No Risk, No Reward: EverLights and Drumi
No Risk, No Reward is a recurring feature by Rollin Bishop that spotlights two very different crowdfunding campaigns: one for a somewhat serious technology project, and one for a somewhat less serious technology project.
When it comes to crowdfunding, one major problem is figuring out what's worth putting hard-earned dollars toward. Some campaigns are better run than others, with fancy videos and flashing lights. It's not an easy task picking one over another. That's where we come in, picking a couple tech-related crowdfunding projects every week to look at specifically.
For your consideration, this week features both holiday lights that you never have to take down and a foot-powered washing machine.
A big part of the holidays for most folks with a place to call their own is whether to decorate. This is often determined by whether said folks have time to actually drag out the lights from wherever they're stored and hang them — only to take them down again less than a month later. Talk about a hassle.
That's where EverLights hopes to come in. Instead of the usual "hang some tacky lights" rigamarole, EverLights are straight up installed into the side of the house like one might install a series of very tiny sconces. Like, drilling into stuff to get it done. That's how they hide all the unsightly wires while allowing for a whole set of lights.
The idea here, of course, is that once they're installed, there's no need to ever hang or take down lights for whatever occasion. The installation isn't exactly simple, however, which is why the company behind the lights promises to work with folks to find qualified individuals to do all the heavy lifting if needed. Professionals aren't strictly required, but they could help.
However, what really seals the deal is that the lights themselves can be controlled via smartphone app to set color sequences down the chain of lights, timers and any specific patterns. This kind of special tidbit doesn't come cheap, however, as 50 feet of EverLights retails for $460.
Drumi, on the other hand, is looking to save both water and electricity. The compact washer — which looks like a squat trash can — only uses around five liters to wash around five pounds of clothing. The whole process takes approximately five minutes of foot-pedalling. That breaks down to two for wash, two for rinse and one for the spin cycle. When done, a valve on the back releases the used water.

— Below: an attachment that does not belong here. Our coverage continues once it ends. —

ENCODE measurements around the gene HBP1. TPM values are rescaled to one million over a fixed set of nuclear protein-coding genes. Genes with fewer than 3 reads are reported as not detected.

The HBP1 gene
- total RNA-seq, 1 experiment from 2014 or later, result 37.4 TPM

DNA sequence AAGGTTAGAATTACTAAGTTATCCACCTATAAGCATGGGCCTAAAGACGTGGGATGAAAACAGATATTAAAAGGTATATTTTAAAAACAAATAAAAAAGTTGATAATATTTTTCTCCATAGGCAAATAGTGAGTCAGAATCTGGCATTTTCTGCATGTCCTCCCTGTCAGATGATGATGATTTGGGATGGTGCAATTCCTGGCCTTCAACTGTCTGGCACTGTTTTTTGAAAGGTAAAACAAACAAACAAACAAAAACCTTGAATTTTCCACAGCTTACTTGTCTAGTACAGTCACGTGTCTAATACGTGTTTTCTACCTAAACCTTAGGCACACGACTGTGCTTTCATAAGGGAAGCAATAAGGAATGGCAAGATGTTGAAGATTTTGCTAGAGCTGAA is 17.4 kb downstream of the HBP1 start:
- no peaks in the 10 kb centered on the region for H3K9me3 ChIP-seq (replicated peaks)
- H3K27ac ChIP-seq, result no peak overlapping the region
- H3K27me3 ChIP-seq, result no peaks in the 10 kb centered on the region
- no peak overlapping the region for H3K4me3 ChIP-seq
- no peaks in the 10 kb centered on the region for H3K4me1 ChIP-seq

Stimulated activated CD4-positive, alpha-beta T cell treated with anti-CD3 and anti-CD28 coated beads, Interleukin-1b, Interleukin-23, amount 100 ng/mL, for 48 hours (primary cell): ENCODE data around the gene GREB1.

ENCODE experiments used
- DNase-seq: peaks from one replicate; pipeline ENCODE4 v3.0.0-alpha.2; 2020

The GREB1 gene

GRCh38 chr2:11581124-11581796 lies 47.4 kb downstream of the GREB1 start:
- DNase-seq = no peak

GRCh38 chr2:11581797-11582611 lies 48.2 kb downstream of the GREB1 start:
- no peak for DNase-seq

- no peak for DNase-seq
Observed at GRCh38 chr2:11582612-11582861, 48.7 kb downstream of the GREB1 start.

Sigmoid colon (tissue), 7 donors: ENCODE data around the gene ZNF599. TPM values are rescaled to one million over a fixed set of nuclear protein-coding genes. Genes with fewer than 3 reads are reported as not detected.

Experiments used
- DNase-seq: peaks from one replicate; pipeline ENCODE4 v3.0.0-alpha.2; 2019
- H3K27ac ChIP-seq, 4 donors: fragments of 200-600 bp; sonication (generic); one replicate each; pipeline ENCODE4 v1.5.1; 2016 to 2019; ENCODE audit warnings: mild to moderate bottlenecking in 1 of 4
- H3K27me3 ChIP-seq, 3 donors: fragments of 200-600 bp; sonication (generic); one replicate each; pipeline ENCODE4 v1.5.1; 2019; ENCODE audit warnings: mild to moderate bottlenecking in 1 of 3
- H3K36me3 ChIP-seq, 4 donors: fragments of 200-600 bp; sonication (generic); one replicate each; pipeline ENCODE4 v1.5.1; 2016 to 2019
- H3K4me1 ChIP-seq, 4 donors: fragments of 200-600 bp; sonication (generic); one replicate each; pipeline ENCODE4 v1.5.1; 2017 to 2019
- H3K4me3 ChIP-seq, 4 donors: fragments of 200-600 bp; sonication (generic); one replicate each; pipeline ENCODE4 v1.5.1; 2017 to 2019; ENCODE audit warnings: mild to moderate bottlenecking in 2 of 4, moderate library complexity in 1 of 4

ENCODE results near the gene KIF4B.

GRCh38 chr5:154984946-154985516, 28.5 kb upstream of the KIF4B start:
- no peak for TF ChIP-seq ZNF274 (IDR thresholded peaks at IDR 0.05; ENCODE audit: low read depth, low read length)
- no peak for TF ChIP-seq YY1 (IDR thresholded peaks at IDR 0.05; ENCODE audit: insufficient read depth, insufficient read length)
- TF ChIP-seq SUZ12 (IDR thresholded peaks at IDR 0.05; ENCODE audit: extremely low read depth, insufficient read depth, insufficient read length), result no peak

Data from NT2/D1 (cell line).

The device uses significantly less water than a traditional washing machine — five liters compared with around 50 — but the major selling point here is that small, frequent loads could mean saving money in addition to water and electricity for a number of folks. Those in major urban centers, for example, are often left to the whims of laundromats. Each load costs a certain amount. Instead of paying that money, folks could pedal a whole bunch more than usual.
The seven-person team behind the Drumi has been at work since 2013 on the device. According to its Indiegogo campaign, the team has won five different awards in that time. It also promises to continue working on new models in the future. The current model is set to retail for $299, though the crowdfunding campaign has it at a discounted price for the time being. Of note with this particular campaign, however, is that it's working under flexible funding. That means even if the team doesn't hit its goal, all backed Drumi devices will be fulfilled — and charged for.
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